FBI Director Chris Wray told lawmakers Tuesday that the FBI has not seen any evidence indicating that the rioters who took part in the January 6 US Capitol attack were “fake Trump protesters,” knocking down a baseless claim that has been pushed by Republican Sen. Ron Johnson in recent weeks as he has sought to downplay the violence committed by supporters of former President Donald Trump.
Testifying publicly for the first time since pro-Trump rioters breached the Capitol nearly two months ago, Wray was pressed by Senate Judiciary Committee Chairman Sen. Dick Durbin on whether the FBI has seen any evidence that individuals involved in the January 6 attack were posing as Trump supporters — a claim the Illinois Democrat called “the next big lie.”
“We have not seen evidence of that, at this stage, certainly,” Wray responded when Durbin asked if he had seen any evidence the riot was organized by “fake Trump protesters.”
Wray also resoundingly said Antifa and other left-wing groups were not part of the violence on January 6 — even as several Republicans sought to use Tuesday’s hearing as an opportunity to highlight the threat posed by those groups rather than focus on those who were involved in the Capitol attack.
“We have not, to date, seen any evidence of anarchist violent extremists or people subscribing to Antifa in connection to the 6th,” Wray told the Senate committee Tuesday.
More than 260 defendants — many of them professing allegiance to Trump, disgust for Congress, and supportive of revolution — have been charged in federal court related to their actions in and around the US Capitol siege on January 6.
Previously, nearly a dozen Trump supporters charged in connection with the US Capitol insurrection have said that Antifa and other left-wing groups weren’t involved in the attack, further debunking the conspiracy among Trump supporters.
Wray’s team of federal investigators is currently chasing thousands of leads in twin efforts to prosecute people involved in the January 6 attack on the US Capitol and to try to prevent feared follow-up attacks in Washington and around the country.
While federal law enforcement officials have sought to reassure the American public in the months since the riot that they are up to the task on both fronts, their public remarks also lay bare the enormity of the challenge they face in tracking potential threats to not only the nation’s capital, but across the country.
Law enforcement officials have indicated to CNN that authorities missed key signs ahead of the siege, which left five dead and the Capitol ransacked, and the FBI’s preparations leading up to the day of the attack have come under scrutiny.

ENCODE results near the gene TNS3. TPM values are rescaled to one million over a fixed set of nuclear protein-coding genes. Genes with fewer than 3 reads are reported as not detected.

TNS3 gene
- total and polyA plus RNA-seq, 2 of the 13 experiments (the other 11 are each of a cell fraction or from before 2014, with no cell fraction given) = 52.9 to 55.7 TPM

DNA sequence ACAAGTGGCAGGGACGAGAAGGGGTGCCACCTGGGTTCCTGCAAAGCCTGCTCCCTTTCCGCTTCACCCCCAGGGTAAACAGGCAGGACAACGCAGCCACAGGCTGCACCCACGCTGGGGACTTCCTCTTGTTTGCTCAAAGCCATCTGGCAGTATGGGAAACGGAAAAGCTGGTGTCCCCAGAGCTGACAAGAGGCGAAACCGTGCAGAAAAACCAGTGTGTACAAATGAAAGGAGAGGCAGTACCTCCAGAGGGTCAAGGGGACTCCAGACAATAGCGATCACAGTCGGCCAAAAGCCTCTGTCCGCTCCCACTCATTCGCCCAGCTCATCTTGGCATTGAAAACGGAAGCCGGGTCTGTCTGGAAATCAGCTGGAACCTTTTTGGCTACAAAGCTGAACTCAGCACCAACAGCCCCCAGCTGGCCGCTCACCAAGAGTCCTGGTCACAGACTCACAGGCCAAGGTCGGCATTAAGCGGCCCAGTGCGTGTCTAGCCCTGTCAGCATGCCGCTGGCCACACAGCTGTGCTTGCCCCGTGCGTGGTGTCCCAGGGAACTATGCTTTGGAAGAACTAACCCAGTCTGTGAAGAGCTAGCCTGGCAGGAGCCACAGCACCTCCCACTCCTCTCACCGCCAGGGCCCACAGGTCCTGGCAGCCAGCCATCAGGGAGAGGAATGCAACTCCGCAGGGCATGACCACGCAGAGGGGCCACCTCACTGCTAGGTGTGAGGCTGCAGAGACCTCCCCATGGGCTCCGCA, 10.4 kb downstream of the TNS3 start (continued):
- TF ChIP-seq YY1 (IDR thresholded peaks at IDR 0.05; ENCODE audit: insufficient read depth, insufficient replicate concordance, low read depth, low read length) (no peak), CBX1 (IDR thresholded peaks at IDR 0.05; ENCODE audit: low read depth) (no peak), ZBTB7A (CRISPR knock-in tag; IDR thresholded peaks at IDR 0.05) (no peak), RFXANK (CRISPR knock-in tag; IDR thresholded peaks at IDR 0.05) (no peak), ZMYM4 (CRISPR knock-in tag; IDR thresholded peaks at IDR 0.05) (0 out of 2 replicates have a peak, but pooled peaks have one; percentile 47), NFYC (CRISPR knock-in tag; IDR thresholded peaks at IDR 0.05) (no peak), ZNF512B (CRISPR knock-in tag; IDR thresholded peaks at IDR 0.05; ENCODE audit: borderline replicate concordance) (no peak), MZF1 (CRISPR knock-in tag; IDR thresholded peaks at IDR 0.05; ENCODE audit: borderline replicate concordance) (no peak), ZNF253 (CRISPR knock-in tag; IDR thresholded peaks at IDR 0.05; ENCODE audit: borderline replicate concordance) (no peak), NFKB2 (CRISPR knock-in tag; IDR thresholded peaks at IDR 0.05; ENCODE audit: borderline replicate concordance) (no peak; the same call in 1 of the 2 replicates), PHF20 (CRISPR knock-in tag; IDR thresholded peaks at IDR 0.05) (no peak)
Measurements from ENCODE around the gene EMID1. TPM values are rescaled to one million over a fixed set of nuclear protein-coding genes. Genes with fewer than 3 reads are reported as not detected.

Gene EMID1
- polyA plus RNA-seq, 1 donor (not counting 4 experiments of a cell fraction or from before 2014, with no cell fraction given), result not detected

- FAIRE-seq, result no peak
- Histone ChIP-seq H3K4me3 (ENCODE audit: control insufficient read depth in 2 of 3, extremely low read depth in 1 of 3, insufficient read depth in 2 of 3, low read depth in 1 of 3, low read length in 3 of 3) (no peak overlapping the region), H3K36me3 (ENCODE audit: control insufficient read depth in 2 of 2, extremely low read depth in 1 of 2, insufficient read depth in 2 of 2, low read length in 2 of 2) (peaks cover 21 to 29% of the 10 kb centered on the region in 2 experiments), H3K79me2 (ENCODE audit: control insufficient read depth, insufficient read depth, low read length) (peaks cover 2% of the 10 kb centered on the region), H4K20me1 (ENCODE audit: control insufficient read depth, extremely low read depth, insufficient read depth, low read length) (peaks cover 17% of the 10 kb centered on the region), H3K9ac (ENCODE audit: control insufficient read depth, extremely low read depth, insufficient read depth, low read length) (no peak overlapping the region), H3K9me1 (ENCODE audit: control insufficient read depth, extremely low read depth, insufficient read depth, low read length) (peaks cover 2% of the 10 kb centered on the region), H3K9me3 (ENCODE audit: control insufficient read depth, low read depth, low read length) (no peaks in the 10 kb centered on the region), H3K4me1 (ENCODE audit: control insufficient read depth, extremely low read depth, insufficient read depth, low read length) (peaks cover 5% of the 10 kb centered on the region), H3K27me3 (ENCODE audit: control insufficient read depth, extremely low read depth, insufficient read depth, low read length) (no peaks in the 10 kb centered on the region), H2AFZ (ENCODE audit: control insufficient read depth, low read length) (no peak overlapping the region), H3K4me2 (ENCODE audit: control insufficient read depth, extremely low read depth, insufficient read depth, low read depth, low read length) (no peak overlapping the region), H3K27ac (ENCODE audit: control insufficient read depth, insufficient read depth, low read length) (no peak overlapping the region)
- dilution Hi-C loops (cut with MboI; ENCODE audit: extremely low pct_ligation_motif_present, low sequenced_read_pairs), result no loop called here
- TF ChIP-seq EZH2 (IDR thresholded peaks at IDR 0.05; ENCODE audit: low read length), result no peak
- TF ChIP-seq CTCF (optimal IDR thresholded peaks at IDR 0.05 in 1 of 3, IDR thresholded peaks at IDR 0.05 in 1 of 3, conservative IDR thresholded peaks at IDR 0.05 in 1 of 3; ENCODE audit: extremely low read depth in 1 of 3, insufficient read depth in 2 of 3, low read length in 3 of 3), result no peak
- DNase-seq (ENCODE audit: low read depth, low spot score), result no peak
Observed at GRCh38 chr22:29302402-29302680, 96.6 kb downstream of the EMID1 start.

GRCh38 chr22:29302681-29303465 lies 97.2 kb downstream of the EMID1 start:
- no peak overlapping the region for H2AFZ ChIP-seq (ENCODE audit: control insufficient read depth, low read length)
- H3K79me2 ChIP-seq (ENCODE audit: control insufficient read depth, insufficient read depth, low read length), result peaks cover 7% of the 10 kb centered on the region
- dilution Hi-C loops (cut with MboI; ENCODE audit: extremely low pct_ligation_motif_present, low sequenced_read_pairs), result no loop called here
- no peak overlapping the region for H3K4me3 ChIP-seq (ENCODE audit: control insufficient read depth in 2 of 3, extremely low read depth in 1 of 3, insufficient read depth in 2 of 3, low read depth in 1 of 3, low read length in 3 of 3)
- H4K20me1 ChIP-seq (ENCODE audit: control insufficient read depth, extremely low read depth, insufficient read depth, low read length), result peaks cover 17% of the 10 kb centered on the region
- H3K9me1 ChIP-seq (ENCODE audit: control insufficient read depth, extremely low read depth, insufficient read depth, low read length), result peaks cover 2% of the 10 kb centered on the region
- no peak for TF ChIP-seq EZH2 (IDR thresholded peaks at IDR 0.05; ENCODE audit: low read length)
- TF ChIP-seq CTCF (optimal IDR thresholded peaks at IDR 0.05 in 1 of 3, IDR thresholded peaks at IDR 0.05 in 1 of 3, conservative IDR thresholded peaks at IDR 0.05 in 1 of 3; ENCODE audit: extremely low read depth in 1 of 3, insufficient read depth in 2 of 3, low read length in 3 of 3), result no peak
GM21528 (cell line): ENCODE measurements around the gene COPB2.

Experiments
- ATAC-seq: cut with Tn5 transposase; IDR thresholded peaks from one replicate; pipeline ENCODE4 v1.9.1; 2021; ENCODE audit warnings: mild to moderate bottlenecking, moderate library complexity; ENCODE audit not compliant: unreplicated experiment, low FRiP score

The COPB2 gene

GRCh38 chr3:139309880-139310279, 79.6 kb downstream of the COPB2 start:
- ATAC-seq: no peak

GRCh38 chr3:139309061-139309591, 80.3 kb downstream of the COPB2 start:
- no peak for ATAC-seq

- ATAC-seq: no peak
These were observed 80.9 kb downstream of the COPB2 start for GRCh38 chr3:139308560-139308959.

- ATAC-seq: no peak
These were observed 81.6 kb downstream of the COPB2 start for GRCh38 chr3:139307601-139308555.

“There are threats to America today that we need to put in as a priority,” Senate Judiciary Committee Chairman Dick Durbin told reporters Monday. “I think domestic terrorism, religious and racial based hate groups have become a major threat in America. I want to know if our intelligence operations have taken this into consideration in establishing their priorities.”
The Illinois Democrat said other January 6-related questions he thinks are important to get answered include: “What did he know? And when did he know it? And who did he tell? Those are questions that have been raised in other hearings. But he is the man of the hour. As head of the FBI, I think he has a special position, place, to answer the question.”
More than 267 individuals are facing federal charges in connection with the January 6 riot and the Justice Department continues to announce new arrests and charges.
Charging documents continue to reveal new information about the extremists who took part in the US Capitol attack, including members of right-wing militant groups who prosecutors have charged with conspiracy-related crimes.
Yet lawmakers have indicated they remain less clear on the threat these types of individuals continue to pose and have unsuccessfully pressed law enforcement officials to justify the heightened security posture on Capitol Hill.
A Department of Homeland Security spokesperson told CNN last month that officials are not currently tracking any “credible or specific threats,” but continue to constantly monitor online chatter about potential violence in Washington, DC, and against members of Congress.
Wray is expected to be pressed for details about these threats, particularly after acting US Capitol Police Chief Yogananda Pittman warned last week that militia groups involved in the January 6 insurrection want to “blow up the Capitol” and “kill as many members as possible” when President Joe Biden addresses Congress.